Filed: July 28, 2010
Opinion by Judge J. Frederick Motz
Held: A complaint alleging alleging the defendant harassed the plaintiff with dozens of phone calls every week states a claim for strict liability for malicious conduct under the Fair Debt Collection Practices Act.
Facts: The plaintiff owned a property with a mortgage serviced by the defendant. In June 2008, the defendant began charging $22.42 more per month after receiving updated tax information. The plaintiff disputed the increase and made payments under the original monthly rate. The plaintiff and the defendant agreed to a loan modification agreement in November 2008 regarding payments beginning in January 2009. However, the plaintiff's January payment was returned. Upon inquiry, the plaintiff was informed the loan modification agreement was null and void and he needed to sign another contract. The defendant rejected the plaintiff's February payment for an amount equaling two months payment under the loan modification agreement. The plaintiff then "began to receive regular harassing phone calls from the defendant threatening foreclosure."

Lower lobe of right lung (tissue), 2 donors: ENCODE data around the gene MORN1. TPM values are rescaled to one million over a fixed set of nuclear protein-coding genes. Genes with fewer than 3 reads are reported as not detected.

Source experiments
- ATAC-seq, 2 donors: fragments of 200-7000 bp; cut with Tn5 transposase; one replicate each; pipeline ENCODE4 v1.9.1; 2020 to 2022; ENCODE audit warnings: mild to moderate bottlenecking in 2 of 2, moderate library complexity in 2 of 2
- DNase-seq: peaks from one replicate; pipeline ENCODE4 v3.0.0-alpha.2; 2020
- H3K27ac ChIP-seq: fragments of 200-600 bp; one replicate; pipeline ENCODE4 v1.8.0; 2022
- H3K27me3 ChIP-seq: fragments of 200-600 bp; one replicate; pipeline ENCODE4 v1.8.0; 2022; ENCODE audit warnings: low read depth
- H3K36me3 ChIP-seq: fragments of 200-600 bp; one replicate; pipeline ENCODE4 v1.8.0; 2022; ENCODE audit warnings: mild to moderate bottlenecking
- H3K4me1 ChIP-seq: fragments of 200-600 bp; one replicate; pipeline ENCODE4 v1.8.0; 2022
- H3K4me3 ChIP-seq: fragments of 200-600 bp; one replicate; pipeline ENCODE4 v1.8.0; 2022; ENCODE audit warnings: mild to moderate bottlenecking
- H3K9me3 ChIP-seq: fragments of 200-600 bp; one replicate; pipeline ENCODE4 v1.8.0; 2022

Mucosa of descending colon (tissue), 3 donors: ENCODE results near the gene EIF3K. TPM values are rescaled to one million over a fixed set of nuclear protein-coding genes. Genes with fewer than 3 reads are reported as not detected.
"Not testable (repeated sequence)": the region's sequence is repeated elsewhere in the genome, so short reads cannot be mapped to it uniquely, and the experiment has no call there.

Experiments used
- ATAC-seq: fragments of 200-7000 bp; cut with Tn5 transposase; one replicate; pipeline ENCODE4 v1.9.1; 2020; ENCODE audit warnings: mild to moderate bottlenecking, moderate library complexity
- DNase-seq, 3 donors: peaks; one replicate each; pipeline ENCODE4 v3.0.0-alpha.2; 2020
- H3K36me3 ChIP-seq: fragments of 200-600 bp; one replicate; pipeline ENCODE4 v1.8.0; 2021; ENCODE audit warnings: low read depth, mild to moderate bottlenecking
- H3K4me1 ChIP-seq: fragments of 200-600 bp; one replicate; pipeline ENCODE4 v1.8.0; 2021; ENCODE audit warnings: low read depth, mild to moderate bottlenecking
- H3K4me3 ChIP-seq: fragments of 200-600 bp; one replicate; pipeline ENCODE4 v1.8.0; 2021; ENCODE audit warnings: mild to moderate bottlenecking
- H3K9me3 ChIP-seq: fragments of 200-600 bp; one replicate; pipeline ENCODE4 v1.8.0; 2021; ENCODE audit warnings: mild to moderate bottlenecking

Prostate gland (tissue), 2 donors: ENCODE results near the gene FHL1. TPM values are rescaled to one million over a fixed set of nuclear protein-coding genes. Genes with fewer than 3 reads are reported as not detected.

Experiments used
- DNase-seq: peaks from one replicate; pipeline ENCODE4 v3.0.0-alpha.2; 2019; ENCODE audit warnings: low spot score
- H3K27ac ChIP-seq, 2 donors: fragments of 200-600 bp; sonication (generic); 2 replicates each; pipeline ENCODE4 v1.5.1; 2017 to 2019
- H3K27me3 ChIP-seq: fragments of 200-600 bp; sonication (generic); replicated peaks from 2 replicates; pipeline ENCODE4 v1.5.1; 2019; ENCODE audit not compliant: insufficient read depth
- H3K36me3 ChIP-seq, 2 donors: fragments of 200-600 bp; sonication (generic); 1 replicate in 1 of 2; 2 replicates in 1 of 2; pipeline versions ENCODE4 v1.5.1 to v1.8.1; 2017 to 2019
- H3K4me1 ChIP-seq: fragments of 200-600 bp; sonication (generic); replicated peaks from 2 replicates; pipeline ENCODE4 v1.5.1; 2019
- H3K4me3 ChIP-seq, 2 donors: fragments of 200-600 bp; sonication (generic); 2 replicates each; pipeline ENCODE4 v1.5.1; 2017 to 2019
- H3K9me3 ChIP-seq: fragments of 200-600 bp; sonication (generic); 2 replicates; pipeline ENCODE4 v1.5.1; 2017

The plaintiff sued for, among other things, compensation of injuries arising out of the revised loan modification agreement. The defendant moved under Rule 12(b)(6) to dismiss counts II and V of the plaintiff's complaint, alleging discrimination on the basis of race, religion or national origin and strict liability for malicious conduct.
Analysis: To state a "claim of discrimination in lending practices, a plaintiff must allege (1) that plaintiff is a member of a protected class who sought a loan for property; (2) that plaintiff qualified for a loan; (3) that a bank denied plaintiff's application; and (4) that other similarly situated applicants who were not in the protected classes received loans or were treated more favorably." The plaintiff's claim was dismissed because he failed to plead sufficient facts to permit a conclusion that discrimination was a factor.
With respect to the strict liability claim, the Court agreed with the defendant that the plaintiff's allegation of strict liability is not a recognized common law tort cause of action in Maryland. However, the Court, after providing some assistance to the pro se plaintiff's argument, permitted the plaintiff's claim that the defendant's alleged harassment states a plausible claim under the Fair Debt Collection Practices Act. The Act is a strict liability statute. And, it prohibits the defendant's use of repeated telephone calls with the intent to "annoy, abuse, or harass," allegations made in the plaintiff's complaint. The Court denied the defendant's motion to dismiss the plaintiff's strict liability count.
The full opinion is available in pdf.